Importance of confidants

Getting second opinion sometimes can make a difference

Inside Out

Christina L. Martini and David G. Susler

Christina L. Martini is a practicing attorney, author and columnist. She is chair of the Chicago intellectual property practice group at DLA Piper and sits on its executive committee. She focuses on domestic and international trademark, copyright, domain name, Internet, advertising and unfair competition law. Martini’s husband, David G. Susler, is associate general counsel with National Material L.P., a manufacturing company primarily engaged in steel processing and aluminum extrusion. He has a general practice, providing advice, counseling and training to all business sectors and operation. To submit a question for future columns, e-mail questions.insideout@gmail.com.

September 2015

What does having a confidant mean to you?

Martini: It means having someone whom I completely trust, deeply respect and admire both professionally and personally, and who is intellectually very wise and who also has a healthy dose of street smarts.

They are someone who is consistently in my corner and who always has my best interests at heart. Given the nature of the relationship, I feel comfortable bringing my biggest issues to them to get their sage counsel. There is typically mutuality to the relationship, meaning that I serve as a confidant to him or her as well.

Susler: A confidant is someone you trust deeply enough to talk with about certain important matters that you otherwise would not discuss with anyone else. A confidant can be distinguished from a trusted adviser, someone whose advice you trust but to whom you may not reveal your most personal thoughts or sensitive information, as you might to a confidant.

Do you have confidants and how do you pick them?

Martini: I do have a few confidants. My relationships with them have evolved over the years. I did not just wake up one day and say, “Now you are my confidants.”

Rather, it was a gradual process over time. It starts with my observing the qualities about them that I mentioned above and then becoming increasingly comfortable with them and seeing our relationship evolve. I find that I am able to pick their brains on matters of great importance to me and that I am a significant value add for them as well.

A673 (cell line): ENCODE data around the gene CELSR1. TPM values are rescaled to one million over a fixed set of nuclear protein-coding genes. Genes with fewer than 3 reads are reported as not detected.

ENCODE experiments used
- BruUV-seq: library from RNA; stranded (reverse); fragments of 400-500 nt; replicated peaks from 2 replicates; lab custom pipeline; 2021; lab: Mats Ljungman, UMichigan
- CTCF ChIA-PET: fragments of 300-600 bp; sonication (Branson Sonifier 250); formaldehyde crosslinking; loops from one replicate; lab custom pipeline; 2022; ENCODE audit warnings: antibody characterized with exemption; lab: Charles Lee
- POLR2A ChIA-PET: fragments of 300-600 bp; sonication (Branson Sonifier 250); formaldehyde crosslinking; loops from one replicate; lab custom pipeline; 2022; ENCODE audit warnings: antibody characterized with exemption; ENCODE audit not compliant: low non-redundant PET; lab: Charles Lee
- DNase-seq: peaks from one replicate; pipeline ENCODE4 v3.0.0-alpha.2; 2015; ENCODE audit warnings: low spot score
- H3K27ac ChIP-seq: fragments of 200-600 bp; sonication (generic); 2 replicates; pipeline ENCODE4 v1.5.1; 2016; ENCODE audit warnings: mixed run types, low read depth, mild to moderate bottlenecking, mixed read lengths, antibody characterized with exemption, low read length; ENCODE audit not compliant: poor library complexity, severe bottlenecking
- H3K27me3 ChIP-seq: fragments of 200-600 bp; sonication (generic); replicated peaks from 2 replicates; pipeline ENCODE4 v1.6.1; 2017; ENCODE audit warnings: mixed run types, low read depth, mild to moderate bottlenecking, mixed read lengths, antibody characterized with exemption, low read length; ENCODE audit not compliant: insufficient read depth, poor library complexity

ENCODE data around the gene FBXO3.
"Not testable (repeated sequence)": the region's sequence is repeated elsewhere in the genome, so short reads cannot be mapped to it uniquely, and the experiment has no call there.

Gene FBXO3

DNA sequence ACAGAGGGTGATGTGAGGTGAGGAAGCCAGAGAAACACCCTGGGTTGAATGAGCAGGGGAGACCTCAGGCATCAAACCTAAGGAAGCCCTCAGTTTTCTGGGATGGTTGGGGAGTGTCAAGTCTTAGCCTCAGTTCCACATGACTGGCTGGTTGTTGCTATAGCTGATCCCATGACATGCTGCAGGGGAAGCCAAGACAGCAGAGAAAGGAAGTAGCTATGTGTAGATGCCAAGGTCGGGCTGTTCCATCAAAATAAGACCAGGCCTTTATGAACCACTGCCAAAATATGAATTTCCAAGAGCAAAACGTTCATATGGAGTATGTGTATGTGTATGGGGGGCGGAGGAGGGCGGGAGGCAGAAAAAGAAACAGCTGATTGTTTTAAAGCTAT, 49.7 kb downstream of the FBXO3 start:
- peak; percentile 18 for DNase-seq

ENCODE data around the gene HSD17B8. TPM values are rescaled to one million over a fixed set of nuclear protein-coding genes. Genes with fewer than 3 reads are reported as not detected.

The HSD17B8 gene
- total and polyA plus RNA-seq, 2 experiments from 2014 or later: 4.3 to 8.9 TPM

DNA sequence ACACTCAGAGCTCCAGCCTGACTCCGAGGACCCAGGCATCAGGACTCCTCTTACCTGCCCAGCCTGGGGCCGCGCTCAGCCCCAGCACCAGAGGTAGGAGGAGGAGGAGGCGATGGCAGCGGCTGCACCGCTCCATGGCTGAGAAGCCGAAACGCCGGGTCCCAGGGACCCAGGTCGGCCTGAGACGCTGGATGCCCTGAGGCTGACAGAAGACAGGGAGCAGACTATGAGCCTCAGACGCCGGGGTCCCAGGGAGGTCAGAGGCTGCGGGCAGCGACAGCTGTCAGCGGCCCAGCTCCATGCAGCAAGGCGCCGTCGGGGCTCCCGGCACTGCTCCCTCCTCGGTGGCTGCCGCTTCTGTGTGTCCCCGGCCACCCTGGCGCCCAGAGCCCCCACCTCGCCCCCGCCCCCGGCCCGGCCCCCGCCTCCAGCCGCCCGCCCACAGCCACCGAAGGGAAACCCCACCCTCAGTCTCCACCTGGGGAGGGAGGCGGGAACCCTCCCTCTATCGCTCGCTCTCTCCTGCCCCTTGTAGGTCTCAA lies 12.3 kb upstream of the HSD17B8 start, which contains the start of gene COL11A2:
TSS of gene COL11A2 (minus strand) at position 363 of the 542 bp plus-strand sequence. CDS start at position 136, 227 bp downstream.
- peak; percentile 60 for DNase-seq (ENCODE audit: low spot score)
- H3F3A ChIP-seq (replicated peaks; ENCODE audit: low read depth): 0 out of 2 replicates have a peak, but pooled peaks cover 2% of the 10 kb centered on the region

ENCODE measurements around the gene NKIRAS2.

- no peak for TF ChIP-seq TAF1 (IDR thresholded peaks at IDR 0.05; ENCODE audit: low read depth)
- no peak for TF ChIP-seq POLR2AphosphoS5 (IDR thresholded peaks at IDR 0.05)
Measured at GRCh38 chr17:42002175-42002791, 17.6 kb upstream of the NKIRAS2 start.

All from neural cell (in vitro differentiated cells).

Susler: Yes, I have confidants. I think you develop such relationships over time more than simply pick them. When I think of my confidants, I certainly include Tina and a few long-term close friends. These are people with whom I have developed close and trusting relationships such that I feel comfortable discussing some of my most closely guarded thoughts, and it goes without saying that I can trust them to maintain my confidence without the need to say so, question or worry about it.


What types of issues do you discuss with them?

Martini: This can be a delicate dance. Typically, I like to feel my way through my decision-making process and do not like asking for help. That being said, there can be difficult issues whose complexity is caused by a politically or emotionally charged set of circumstances.

Getting the input of someone you deeply trust and admire can be extraordinarily helpful in those situations. Each of us wears a set of blinders to a certain extent. Confidants help us see around the corners so to speak.

Susler: In true lawyer fashion, I have to say it depends. I might talk to a confidant about both personal and professional matters but it probably depends on who I am talking to. Some things are too personal to discuss with anyone other than Tina.

When it comes to professional or career or business issues, I have a few close friends that I am lucky enough to feel comfortable confiding in. Similar to Tina, situations arise from time to time when it is helpful to be able to discuss certain issues with someone whose opinion you value and whose confidence and discretion are essential, especially when those questions involve very deep and personal information or values.

In what types of situations do you decide not to consult with your confidants and, instead, proceed on your own?

Martini: There are certain decisions that are so personal that you may not get much, if any, benefit from seeking someone else’s input, particularly if they are not able to truly understand the detail and nuance of the situation.

Second, I am mindful of not involving my confidants in situations where the very act of confiding in them may compromise them in some way. Depending on the situation, the confidant may not be able to see where this can happen until much later — so it is incumbent upon me to try to flag the potential for that happening as early as possible and to act accordingly.

Susler: Not everyone has a confidant, and that is OK. Those who are fortunate to have one or more may decide some things are just not appropriate to share with anyone else or perhaps no one other than your spouse.

There are some things that professional ethics or politics dictate are simply inappropriate to share with anyone, including a confidant. I think the reason confidants tend to be few and far between is that these are people with whom you may discuss very sensitive issues that may involve office politics and careers.

This is why, as Tina suggested, these tend to be decisions we each make on our own, being careful not to draw others into a maelstrom they do not expect or deserve.